Enhancing the Body: Wearables of the Future

SPRING QUARTER 2022

'Enhancing the Body: Wearables for the Future', Prof. Gözde Goncu Berk and Prof. Mitchell Sutter

This seminar explores the design of wearables using a critical perspective to envision the future of human, product and environment interactions. Human's define wearables as body mounted technology that enhances capabilities of the human body such as smart clothing, wearable accessories, and prosthetics.  Smart clothing refers electronic textile-based wearable products, wearable accessories refer to smart wrist bands, watches, jewelry, etc., and prosthetics refer to products that replace and even possibly improve a lost body function. The common feature of these body mounted products is that they all augment body in different ways and share similar merging technologies. As such the line between smart clothing, wearable accessories and prosthetics have been blurred, ethical issues are raised with respect to the recent rapid growth in body modification. 

Students will explore design of wearables for a far future focusing on new use and interaction scenarios with an emphasis on social, ethical and environmental consequences. The goal of this seminar is multifold, 1) to introduce the recent innovations in wearables, 2) to explore their socio-ethical aspects, 3) to introduce creative idea generation methods in conceptualizing new wearable ideas. 

 

Gozde Goncu Berk
Arts/Humanities Faculty: Gözde Goncu Berk

Gözde Goncu Berk, Department of Design

Professor Goncu Berk received her Ph.D. in Design from the University of Minnesota and her M.A. in Clothing Design from Mimar Sinan University of Fine Arts. Her B.S. degree is in Industrial Design from the Istanbul Technical University. Her research heavily uses interdisciplinary collaboration and teamwork, and adopts new technologies to create meaningful experiences and solve real-world problems through design. She is especially interested in designing wearable products for people with special needs such as children, elderly, disabled or sufferers of chronic diseases by employing new technologies and human-centered design process.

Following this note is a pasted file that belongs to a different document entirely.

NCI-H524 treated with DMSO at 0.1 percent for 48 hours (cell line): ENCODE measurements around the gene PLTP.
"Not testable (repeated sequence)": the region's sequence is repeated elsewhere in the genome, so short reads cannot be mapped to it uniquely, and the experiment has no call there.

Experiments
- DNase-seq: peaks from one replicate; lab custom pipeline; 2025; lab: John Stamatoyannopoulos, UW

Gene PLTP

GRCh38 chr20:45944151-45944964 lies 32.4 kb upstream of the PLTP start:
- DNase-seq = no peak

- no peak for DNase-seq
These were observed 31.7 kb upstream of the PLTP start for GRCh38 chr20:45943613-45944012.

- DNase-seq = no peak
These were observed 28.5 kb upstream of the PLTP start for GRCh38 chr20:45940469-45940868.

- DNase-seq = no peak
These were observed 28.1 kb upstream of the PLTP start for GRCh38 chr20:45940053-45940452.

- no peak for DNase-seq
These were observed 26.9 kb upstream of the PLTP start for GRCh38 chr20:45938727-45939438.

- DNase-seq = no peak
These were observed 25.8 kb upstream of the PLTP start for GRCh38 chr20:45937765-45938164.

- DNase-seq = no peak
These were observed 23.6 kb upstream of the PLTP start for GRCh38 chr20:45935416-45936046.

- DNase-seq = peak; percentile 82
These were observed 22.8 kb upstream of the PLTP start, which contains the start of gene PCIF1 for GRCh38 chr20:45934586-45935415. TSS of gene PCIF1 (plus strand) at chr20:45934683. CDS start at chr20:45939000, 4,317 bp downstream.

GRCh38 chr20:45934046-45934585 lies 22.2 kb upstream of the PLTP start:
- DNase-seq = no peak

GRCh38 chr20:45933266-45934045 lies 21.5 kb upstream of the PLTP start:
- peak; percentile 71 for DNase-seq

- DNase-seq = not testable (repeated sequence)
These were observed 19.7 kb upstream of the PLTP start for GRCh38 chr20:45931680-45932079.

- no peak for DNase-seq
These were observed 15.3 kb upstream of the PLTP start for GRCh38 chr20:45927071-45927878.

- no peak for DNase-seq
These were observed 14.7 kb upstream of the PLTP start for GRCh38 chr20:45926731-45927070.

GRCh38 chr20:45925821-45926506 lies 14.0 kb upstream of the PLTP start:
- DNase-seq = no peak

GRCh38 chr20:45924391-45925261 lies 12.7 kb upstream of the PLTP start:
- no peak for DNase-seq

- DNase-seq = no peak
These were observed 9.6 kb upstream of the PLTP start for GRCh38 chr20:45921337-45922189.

Mitchell Sutter
Science/Engineering Faculty: Mitchell Sutter

Mitchell Sutter, Department of Neurobiology, Physiology and Behavior

Professor Sutter received his Ph.D. in Bioengineering from the University of California, San Francisco and Berkeley in 1991 and his B.S. degree in Bioengineering from Brown University in 1985. His lab researches how the brain analyzes sounds, how attention influences this neural analysis, and how this leads to decisions and actions in response to sound. To do this we use a multidisciplinary approach combining neuroscience (recording the electrical activity of single neurons), behavior, psychology, and quantitative approaches.